Let's talk Product
Many Product Manager job descriptions list out the requirements and functions for the task at hand. I've selected a few examples from my career to highlight my experiences in each area.
Product Management processes
Upserve: I joined Upserve when they were forming a Data Science team from the Platform team. During this transition, the Data Science workload primarily comprised of experimental hackfests tracked in Google docs and received inbound ad-hoc requests from Slack. I transformed the team's requirements and development velocity by implementing a SCRUM-based development process and tracking via JIRA, GitHub and shared Jupyter notebooks.
Sqor: I was the first Product hire at Sqor. I brought definitions of success to features, tracked product performance in dashboards, and presented the product roadmap.
Product School: I was one of the first instructors at Product School and co-authored the Analytics section in the Product School textbook.
Voice of the customer/developer
Internal customer: Customer Success sought customized product engagement data for the 7,000 merchants on the network. Some of these merchants had unique hierarchies and user roles in Salesforce that was not configure in our product analytics (Google Analytics and Mixpanel). I teamed up with SalesOps to define, instrument, launch and train the Customer Success team on Totango in an effort to prevent customer churn.
External customer: Square Capital, an integration partner, sought a reporting portal to understand the current marketable customer base for loan offers. Rather than scope an entire staging environment with sensitive data, we opted to create a data feed.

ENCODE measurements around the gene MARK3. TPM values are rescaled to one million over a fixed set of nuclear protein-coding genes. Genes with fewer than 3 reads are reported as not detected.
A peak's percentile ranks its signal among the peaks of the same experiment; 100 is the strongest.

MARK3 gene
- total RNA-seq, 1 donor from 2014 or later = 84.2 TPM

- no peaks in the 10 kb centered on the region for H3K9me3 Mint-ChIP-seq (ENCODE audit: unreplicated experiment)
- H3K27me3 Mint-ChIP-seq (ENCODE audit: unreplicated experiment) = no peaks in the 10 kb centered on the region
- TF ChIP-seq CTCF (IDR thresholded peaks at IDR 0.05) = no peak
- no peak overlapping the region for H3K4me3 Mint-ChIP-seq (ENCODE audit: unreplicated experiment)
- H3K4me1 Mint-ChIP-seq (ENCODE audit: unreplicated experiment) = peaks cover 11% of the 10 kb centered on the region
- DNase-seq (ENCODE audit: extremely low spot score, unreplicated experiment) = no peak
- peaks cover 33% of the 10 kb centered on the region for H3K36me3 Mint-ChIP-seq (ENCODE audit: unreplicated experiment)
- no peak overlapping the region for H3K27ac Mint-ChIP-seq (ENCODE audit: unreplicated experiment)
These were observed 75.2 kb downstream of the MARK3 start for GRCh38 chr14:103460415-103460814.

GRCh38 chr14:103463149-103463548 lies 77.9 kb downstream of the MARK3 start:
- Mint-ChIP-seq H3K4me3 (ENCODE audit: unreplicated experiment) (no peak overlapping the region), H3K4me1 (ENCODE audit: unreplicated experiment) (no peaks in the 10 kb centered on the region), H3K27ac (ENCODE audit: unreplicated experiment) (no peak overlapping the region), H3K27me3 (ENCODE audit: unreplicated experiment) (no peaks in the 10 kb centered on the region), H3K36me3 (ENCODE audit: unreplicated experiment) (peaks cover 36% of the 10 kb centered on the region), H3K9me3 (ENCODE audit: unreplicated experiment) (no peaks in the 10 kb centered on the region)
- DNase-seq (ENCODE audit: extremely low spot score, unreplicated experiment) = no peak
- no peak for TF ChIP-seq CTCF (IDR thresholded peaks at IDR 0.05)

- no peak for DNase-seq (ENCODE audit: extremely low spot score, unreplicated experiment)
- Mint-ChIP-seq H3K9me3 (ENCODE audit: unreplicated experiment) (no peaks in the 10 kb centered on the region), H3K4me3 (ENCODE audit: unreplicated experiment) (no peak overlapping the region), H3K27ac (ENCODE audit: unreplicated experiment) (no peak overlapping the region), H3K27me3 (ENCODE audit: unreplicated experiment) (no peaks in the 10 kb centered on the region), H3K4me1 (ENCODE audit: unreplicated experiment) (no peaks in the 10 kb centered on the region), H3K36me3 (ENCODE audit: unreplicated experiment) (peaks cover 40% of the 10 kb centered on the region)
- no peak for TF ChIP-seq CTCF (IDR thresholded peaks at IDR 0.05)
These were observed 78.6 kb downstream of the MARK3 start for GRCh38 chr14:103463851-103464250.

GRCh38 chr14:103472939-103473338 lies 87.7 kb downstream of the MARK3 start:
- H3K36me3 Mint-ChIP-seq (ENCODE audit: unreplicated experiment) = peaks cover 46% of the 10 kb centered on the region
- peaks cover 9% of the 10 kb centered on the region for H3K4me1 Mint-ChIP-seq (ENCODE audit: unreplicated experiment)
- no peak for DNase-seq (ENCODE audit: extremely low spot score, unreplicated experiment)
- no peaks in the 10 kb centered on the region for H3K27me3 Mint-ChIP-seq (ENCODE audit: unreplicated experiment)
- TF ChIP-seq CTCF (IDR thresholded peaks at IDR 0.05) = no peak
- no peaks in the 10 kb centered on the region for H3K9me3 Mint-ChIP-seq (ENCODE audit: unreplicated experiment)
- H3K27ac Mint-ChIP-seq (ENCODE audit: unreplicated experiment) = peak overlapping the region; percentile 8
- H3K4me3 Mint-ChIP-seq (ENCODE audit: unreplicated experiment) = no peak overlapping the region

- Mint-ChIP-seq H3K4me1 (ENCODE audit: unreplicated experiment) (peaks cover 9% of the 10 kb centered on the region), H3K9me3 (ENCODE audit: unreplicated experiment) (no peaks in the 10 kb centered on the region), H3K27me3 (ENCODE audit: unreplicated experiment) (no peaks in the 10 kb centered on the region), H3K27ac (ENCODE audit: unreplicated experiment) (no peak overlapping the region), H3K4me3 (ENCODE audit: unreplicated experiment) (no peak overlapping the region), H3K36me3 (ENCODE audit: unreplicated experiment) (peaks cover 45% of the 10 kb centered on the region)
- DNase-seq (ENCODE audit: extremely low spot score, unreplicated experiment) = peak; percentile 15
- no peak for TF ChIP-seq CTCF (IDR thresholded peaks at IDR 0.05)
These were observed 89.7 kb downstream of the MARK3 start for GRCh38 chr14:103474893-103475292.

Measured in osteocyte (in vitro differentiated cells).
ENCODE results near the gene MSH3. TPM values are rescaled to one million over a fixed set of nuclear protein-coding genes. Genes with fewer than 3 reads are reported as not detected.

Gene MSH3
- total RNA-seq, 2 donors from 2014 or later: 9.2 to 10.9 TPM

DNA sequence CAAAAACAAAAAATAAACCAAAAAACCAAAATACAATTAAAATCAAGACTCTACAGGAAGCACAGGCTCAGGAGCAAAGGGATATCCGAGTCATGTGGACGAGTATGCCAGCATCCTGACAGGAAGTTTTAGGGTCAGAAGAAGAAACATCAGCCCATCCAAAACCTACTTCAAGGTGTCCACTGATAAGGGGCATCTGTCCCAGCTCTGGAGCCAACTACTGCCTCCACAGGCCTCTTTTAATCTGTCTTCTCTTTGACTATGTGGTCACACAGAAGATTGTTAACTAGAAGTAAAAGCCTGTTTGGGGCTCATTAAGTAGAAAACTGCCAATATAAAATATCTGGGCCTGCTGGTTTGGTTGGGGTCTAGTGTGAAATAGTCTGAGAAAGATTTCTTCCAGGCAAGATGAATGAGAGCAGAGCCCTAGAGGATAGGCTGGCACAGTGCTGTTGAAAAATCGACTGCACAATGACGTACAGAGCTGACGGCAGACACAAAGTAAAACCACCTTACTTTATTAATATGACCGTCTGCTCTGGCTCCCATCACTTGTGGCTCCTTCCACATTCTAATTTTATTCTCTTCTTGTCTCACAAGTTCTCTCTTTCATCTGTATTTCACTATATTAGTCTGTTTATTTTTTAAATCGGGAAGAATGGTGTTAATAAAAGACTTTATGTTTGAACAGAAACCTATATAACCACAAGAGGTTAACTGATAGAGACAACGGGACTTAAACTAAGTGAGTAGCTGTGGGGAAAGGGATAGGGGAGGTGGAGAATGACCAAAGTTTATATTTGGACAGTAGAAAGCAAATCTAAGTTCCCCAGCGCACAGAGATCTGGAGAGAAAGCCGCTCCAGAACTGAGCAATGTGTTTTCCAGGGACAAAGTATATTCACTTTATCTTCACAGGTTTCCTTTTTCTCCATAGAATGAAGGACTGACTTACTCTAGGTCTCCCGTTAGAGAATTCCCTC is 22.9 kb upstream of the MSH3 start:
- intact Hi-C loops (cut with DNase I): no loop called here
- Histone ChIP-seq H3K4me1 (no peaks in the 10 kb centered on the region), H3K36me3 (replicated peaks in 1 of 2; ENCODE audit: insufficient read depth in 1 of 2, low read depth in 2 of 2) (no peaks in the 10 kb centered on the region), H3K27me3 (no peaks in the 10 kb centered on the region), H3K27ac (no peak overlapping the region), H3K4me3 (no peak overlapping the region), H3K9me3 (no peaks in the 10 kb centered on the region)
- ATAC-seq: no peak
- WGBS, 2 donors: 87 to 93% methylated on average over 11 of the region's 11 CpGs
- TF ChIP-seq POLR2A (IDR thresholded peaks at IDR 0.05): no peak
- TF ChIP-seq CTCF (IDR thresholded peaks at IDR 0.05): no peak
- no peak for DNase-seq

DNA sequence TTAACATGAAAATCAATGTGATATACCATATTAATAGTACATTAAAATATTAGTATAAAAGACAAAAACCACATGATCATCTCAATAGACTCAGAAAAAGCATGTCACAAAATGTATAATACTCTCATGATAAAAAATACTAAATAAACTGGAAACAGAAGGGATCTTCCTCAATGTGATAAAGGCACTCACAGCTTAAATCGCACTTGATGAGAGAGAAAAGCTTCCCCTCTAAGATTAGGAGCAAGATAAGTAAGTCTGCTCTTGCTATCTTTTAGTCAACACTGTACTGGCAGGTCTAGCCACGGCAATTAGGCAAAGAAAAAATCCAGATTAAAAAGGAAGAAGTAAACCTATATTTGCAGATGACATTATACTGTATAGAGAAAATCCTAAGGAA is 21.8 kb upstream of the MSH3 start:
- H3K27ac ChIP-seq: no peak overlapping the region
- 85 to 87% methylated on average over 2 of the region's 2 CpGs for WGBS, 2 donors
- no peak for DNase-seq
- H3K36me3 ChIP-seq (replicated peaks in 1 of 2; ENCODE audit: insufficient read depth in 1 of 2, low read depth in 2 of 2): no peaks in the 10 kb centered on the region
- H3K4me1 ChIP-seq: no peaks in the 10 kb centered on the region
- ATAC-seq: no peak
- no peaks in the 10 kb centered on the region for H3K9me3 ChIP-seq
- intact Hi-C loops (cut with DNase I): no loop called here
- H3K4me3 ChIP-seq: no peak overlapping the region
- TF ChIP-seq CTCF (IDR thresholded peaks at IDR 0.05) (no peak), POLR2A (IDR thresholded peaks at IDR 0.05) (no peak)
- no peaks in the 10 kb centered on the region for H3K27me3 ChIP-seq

Contracting – Internal Tools: The "voice" of an internal customer is different than an external one. During a contract engagement, I created an employee provisioning and onboarding tool for a startup's IT and HR teams. I was able to resolve the teams' different use cases by first understanding the employee's painpoints and typical journey. Empathizing with the employee's problem and internal stakeholder's requirements, I created an event-triggered workflow that improved new employee satisfaction 65%.
Insights and reporting
Item taxonomy: Upserve's Point-of-Sale (Menu) database has ~50M unique items per food category. I owned the development of categorization and creating item taxonomy to use for insights and trends, such as menu analytics.
Industry insights: Upserve has a wealth of information about a restaurant's operation, including labor, tipping and categorical sales. These insights served as a lead generating Restaurant Industry Report in augmenting an internal sales persona tool.
Contrast Security: The Application Security space saw that developers did not find security defects as worthwhile tasks to work on. Contrast began evangelizing to developers with Contrast Labs and attending engineering events such as AWS ReInvent. I owned and managed Contrast research reporting, including the State of Application Security white paper.
Upserve: Guestbook and Guest Identity created a universal profile id and mapped multiple attributes, such as credit cards and social profiles, to a profile. A unified profile enables amateur restaurateurs to understand consumer behavior while more enterprise customers could view a canonical view of dining throughout a network.
Sqor: Fresh from analyst work at Quid, I was quick to define and own AthleteSqor. This influencer marketing product started as a sales enablement tool to target athletes to join the platform. AthleteSqor paired social media engagement and sport performance metrics. This tool provided marketing departments quantified social media intelligence for influencer campaigns.